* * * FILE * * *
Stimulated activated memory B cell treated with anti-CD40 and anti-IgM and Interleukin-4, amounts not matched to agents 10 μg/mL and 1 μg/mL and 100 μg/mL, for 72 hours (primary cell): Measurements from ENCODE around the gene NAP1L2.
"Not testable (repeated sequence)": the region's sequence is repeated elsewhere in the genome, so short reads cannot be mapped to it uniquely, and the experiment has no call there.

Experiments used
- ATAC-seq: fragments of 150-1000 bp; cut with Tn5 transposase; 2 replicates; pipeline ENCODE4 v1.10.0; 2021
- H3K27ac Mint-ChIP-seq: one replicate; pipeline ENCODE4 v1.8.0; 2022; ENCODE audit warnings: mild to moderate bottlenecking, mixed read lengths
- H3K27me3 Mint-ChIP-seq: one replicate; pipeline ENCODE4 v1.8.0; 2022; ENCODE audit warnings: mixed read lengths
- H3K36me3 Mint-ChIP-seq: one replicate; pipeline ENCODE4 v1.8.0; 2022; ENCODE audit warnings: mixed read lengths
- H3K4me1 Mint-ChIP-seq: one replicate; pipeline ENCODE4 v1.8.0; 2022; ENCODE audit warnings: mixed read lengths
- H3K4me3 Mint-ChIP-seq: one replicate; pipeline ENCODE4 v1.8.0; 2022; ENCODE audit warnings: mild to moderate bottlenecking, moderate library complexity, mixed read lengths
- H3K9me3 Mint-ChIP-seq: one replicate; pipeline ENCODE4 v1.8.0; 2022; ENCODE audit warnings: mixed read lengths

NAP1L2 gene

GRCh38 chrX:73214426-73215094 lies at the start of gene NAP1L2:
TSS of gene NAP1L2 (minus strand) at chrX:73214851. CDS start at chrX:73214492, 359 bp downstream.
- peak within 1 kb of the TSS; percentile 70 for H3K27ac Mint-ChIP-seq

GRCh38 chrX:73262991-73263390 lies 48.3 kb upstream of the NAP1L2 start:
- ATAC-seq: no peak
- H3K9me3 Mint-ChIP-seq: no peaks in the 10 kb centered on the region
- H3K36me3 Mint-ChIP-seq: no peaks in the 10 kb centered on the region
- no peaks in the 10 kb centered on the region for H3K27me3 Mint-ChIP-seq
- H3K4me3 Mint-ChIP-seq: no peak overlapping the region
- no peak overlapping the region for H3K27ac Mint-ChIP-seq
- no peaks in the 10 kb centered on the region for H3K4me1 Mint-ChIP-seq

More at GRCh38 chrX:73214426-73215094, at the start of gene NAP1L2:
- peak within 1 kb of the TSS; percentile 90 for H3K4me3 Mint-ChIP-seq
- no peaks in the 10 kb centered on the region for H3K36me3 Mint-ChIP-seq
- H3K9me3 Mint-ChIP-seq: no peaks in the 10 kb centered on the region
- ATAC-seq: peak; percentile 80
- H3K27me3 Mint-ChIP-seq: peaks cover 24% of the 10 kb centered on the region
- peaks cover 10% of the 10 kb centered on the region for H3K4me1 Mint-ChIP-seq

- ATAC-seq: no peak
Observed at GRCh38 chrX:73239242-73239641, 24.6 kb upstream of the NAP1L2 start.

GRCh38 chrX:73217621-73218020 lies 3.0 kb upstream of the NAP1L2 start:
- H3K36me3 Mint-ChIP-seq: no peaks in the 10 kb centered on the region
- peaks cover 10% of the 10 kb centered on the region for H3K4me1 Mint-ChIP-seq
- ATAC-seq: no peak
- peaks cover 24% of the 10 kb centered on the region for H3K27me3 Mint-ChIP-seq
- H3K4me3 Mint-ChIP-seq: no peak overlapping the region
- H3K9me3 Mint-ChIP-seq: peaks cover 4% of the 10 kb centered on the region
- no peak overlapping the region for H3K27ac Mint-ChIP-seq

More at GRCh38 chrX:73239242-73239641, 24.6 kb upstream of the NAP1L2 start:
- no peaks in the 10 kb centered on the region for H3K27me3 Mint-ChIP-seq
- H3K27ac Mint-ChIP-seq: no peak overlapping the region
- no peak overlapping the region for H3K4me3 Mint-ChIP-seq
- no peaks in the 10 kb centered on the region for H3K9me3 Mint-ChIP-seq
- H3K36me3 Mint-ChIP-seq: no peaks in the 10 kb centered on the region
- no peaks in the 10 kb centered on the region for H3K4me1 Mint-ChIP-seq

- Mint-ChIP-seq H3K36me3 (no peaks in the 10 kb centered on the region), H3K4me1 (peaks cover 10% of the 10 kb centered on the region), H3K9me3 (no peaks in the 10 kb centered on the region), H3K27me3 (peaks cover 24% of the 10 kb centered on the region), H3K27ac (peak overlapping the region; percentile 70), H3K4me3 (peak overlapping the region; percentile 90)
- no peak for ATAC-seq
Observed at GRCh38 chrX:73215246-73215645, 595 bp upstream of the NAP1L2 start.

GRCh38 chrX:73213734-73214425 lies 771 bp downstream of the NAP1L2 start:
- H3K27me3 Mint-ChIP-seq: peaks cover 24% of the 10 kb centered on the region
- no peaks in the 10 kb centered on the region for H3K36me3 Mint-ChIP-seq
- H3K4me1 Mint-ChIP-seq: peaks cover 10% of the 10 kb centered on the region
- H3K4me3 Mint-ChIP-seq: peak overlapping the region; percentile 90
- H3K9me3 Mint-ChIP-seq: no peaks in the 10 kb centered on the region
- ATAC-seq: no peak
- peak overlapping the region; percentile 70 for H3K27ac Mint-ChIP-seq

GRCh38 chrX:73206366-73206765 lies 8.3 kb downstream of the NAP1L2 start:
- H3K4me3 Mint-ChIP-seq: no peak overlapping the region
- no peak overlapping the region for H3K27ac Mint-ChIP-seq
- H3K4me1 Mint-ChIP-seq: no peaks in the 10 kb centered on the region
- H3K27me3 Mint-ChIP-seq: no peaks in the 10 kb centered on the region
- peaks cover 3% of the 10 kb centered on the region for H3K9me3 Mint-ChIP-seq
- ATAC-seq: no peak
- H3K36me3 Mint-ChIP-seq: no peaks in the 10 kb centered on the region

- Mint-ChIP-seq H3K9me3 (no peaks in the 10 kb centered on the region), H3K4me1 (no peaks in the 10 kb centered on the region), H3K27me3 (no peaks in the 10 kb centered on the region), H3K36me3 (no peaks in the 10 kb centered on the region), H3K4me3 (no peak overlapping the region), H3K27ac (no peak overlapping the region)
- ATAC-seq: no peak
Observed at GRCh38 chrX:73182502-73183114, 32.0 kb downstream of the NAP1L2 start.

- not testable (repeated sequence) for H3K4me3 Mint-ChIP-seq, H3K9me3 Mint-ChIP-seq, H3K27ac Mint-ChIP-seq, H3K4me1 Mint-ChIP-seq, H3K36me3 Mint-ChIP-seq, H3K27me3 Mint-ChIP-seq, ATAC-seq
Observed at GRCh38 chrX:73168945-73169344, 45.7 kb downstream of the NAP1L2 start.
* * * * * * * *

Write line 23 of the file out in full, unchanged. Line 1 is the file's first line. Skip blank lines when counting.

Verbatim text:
More at GRCh38 chrX:73214426-73215094, at the start of gene NAP1L2: